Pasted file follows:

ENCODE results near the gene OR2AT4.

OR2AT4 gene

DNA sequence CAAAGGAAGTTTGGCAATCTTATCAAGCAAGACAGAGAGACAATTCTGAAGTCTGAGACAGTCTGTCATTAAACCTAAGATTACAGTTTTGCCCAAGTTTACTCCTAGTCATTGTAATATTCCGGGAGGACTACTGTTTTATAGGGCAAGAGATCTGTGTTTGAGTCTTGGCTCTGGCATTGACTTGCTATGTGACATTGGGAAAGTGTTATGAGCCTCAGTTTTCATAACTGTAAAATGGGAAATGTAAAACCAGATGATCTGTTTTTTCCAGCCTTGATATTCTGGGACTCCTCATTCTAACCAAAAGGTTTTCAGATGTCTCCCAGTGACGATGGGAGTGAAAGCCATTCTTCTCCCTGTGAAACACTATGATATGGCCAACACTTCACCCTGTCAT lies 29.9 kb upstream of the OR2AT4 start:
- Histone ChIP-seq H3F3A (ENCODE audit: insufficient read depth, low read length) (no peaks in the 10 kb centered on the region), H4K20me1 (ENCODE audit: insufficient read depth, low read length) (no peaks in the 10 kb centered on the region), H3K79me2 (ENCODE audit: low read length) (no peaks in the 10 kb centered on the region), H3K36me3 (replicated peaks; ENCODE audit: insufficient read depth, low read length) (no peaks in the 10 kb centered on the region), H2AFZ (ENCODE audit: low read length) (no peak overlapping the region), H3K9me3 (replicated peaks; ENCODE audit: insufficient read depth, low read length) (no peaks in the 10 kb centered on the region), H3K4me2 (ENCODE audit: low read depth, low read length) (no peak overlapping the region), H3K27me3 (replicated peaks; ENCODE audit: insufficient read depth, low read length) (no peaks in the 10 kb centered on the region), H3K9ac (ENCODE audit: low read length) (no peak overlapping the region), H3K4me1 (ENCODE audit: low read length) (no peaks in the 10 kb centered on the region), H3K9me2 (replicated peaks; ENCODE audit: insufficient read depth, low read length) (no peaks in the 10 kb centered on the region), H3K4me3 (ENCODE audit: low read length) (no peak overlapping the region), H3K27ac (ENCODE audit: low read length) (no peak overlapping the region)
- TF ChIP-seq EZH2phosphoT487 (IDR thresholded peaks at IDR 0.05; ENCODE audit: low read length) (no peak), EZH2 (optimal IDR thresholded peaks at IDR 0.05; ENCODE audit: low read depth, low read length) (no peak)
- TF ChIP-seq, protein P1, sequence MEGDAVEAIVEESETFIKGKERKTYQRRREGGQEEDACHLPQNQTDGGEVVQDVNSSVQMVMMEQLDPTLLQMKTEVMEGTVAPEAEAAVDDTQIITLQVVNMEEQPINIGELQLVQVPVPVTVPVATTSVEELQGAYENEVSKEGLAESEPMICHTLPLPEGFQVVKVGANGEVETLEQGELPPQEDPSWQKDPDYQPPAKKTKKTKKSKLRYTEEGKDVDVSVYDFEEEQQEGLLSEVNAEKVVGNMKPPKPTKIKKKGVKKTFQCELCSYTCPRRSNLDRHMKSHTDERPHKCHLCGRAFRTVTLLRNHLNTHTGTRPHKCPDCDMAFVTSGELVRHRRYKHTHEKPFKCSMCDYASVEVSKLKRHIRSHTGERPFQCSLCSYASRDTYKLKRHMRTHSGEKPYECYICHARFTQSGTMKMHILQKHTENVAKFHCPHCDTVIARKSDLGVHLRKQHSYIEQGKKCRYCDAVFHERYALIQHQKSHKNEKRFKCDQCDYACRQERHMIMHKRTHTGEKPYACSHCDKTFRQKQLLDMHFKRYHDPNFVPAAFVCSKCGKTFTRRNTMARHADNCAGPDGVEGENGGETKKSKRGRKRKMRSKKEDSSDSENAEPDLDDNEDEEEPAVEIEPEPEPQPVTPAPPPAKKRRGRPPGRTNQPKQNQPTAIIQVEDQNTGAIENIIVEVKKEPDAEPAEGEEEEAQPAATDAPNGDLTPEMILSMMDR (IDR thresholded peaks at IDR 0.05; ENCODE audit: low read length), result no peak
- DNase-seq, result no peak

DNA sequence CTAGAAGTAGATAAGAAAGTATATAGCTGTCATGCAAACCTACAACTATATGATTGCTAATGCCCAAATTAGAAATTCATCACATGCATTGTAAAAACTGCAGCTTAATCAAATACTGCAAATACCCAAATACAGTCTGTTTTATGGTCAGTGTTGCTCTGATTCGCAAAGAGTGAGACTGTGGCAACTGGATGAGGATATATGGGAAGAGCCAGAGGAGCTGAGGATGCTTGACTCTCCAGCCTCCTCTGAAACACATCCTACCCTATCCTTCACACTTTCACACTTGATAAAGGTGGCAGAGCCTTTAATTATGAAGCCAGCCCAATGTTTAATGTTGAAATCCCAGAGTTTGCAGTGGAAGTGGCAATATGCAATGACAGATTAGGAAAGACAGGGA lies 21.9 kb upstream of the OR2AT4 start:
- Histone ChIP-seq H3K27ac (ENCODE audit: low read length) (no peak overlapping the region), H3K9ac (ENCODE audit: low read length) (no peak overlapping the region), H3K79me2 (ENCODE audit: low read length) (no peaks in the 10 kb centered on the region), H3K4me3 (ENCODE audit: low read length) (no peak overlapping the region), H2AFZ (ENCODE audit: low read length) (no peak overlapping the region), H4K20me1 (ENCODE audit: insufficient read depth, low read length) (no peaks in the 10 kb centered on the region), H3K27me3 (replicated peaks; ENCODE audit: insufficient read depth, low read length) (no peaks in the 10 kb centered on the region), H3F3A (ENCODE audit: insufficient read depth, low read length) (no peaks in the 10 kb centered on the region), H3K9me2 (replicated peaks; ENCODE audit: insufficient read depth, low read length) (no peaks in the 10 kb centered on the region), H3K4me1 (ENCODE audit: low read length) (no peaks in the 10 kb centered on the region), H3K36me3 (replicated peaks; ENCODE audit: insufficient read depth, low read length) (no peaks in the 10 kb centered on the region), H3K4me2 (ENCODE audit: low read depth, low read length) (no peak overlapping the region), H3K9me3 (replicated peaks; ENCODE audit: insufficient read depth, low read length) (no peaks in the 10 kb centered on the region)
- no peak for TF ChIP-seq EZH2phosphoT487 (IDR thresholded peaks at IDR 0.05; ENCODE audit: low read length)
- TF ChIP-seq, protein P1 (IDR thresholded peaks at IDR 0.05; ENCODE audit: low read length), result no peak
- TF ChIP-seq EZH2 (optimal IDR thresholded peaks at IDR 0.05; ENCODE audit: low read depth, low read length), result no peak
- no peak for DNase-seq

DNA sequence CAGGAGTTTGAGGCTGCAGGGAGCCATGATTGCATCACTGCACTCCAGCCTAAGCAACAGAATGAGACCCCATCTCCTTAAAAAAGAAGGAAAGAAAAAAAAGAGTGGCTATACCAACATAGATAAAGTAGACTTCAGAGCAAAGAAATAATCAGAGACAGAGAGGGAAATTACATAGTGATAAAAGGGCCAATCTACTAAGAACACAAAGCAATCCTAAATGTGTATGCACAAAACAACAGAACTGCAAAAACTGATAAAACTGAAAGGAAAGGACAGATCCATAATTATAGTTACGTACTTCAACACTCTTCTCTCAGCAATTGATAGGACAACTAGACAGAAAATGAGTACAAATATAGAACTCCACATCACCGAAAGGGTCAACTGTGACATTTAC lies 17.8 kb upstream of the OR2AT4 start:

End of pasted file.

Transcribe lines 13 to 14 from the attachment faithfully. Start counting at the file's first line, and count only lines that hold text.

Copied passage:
- no peak for DNase-seq

DNA sequence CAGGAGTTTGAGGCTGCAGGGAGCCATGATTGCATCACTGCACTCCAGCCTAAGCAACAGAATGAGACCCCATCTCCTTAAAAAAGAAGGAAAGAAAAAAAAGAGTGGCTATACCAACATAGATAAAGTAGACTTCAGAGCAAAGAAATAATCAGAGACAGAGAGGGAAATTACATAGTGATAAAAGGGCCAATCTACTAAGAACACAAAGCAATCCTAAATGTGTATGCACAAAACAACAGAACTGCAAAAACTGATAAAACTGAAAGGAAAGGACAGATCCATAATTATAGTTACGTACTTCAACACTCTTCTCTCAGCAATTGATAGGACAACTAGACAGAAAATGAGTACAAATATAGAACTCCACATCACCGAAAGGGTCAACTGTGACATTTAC lies 17.8 kb upstream of the OR2AT4 start: